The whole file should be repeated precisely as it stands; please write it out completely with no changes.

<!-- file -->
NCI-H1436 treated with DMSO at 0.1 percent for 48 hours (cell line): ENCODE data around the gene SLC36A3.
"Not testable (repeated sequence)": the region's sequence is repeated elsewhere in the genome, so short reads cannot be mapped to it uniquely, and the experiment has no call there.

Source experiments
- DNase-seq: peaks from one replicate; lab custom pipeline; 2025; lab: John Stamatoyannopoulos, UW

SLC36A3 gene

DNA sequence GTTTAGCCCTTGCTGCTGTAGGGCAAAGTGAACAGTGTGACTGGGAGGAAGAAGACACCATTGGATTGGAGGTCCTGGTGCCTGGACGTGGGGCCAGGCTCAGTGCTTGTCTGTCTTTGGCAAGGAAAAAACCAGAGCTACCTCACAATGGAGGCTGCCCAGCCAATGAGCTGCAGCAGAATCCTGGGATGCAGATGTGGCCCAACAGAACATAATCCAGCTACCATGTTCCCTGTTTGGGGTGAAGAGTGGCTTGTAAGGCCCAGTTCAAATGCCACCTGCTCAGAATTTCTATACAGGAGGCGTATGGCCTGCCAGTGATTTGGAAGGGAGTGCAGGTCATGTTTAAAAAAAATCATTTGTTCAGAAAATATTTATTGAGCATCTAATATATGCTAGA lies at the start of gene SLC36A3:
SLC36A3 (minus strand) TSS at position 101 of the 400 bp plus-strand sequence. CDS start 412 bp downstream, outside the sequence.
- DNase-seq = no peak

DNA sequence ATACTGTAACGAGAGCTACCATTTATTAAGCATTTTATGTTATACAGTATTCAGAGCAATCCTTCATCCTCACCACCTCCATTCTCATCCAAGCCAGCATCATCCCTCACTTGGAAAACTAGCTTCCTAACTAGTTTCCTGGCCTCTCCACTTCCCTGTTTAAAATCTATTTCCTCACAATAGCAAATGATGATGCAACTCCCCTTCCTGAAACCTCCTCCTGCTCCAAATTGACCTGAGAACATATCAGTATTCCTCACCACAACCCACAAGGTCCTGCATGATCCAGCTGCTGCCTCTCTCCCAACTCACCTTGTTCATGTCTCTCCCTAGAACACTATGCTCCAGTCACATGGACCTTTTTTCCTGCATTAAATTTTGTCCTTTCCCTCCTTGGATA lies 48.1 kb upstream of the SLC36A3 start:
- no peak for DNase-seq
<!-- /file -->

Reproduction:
NCI-H1436 treated with DMSO at 0.1 percent for 48 hours (cell line): ENCODE data around the gene SLC36A3.
"Not testable (repeated sequence)": the region's sequence is repeated elsewhere in the genome, so short reads cannot be mapped to it uniquely, and the experiment has no call there.

Source experiments
- DNase-seq: peaks from one replicate; lab custom pipeline; 2025; lab: John Stamatoyannopoulos, UW

SLC36A3 gene

DNA sequence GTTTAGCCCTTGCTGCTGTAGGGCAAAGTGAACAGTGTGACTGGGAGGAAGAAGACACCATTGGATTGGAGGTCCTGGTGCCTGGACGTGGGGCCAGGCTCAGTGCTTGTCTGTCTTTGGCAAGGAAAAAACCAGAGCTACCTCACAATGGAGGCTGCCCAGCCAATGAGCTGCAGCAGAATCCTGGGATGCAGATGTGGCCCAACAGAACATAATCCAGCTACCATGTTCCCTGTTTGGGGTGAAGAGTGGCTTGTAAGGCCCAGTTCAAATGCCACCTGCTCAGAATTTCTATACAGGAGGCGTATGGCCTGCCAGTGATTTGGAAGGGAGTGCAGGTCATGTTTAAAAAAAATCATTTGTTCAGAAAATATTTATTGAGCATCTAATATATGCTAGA lies at the start of gene SLC36A3:
SLC36A3 (minus strand) TSS at position 101 of the 400 bp plus-strand sequence. CDS start 412 bp downstream, outside the sequence.
- DNase-seq = no peak

DNA sequence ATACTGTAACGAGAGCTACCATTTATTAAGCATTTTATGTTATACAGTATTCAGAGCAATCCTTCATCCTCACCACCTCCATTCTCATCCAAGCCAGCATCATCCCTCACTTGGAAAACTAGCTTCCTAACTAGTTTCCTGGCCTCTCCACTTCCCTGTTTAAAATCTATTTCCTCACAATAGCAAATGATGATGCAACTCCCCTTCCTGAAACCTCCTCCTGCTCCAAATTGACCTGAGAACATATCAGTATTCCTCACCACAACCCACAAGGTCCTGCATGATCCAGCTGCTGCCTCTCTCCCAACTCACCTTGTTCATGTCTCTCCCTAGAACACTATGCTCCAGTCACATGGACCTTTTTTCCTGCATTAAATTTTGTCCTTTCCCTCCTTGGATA lies 48.1 kb upstream of the SLC36A3 start:
- no peak for DNase-seq